Can five minutes really change your future?

Can five minutes really change your future?

Daresay Team - October 3, 2018

A good digital solution is much more than the solution itself, it’s the impact that it has on people or processes. The new Speed Interview Service from Arbetsförmedlingen ticks these boxes big time.


For many HR professionals the job interview process is pretty much the same. You write a job description (or edit an existing one), describe your ideal candidate and post it on several job websites and share it on social media. Then you wait for the replies, sift through them and pick two or three to interview in person, already knowing who your favourite is, but open to persuasion from one of the other candidates.

This is a tried and tested method that interviewees are aware of; they may even be able to gauge where they lie in your ranking during the interview. But a new service from Arbetsförmedlingen is challenging this process. And it seems it’s about time, because what seems like the ideal candidate on paper isn’t necessarily the ideal fit for the job.

60,000 job ads can’t be wrong, can they?

In a recent AI project run by the Digital Services department at Arbetsförmedlingen, 60,000 job ads from different industries were reviewed to see which if any commonalities existed between them. Surprisingly, or perhaps not, most of the ads seemed to be looking for the same person, or at least the same type of person. Hard working; sociable; domain expertise; relevant experience; these types of phrases permeate most job ads. Everybody wants the ideal candidate, and if you have managed to crack the code to applying for a job you may be able to get into the top three almost every time. If you haven’t cracked the code, you might regulalry come fourth, eighth or tenth, but that doesn’t mean you’re not the best person for the job.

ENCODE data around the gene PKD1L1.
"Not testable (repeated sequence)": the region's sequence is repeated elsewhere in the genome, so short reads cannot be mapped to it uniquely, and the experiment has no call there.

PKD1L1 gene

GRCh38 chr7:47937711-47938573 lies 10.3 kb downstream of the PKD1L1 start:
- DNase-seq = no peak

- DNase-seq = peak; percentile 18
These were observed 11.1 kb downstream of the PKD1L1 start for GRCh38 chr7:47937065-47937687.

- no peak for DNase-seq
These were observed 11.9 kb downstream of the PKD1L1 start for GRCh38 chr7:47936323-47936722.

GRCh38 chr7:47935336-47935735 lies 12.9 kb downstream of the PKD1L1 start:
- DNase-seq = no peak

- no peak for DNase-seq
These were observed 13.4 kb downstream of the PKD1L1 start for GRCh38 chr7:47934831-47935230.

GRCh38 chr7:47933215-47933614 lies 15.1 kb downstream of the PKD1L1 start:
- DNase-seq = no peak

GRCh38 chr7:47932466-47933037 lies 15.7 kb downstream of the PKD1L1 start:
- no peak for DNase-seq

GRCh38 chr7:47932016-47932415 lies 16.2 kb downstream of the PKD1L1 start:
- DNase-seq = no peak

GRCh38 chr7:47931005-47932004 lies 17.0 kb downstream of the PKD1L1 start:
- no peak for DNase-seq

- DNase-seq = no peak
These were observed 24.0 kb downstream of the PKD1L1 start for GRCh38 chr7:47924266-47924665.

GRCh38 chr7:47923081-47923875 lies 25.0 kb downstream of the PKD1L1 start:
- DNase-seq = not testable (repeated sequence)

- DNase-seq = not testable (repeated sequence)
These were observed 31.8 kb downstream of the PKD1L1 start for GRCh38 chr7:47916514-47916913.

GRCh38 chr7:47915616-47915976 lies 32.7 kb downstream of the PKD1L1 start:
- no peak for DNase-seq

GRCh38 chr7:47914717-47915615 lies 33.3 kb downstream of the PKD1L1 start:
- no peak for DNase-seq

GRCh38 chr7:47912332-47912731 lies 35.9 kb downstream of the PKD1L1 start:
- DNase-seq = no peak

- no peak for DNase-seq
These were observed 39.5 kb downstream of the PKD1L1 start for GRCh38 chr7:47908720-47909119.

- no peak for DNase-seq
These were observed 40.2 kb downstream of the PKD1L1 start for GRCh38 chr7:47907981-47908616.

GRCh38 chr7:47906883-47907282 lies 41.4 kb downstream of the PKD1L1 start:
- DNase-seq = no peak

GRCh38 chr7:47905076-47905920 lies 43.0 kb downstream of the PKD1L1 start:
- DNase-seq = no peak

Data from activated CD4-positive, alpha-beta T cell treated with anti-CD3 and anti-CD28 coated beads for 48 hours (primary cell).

Or does it?

The newly launched Speed interview Service from Arbetsförmedlingen allows an interviewer to conduct short introductory meetings to get an initial insight into interested jobseekers before creating a shortlist of interview candidates. This puts new demands on interviewers; conducting a five-minute interview doesn’t leave you much time to learn the ins and outs of a person’s character but it does give you more of an idea about why they want the job and what kind of person they are – the type of information you can’t always get from a CV or cover letter.

From tenth to favourite

So far, the results of the Spped Interview Service have been pretty spectacular. Many interviewers have changed their top three picks after conducting a quick video meeting with several candidates. It seems that a brief structured video interview is all it takes to assess a person’s ability to go further in the recruitment process. And nobody has been as surprised as professional recruiters and HR staff. Some of them have begun to rethink the competence requirements they seek in recruitment.

So it seems that this service is a real winner for everybody – well apart for the select few that have cracked the application code and are usually in the top three, they’ll just have to crack the code to five minute interviews in the future.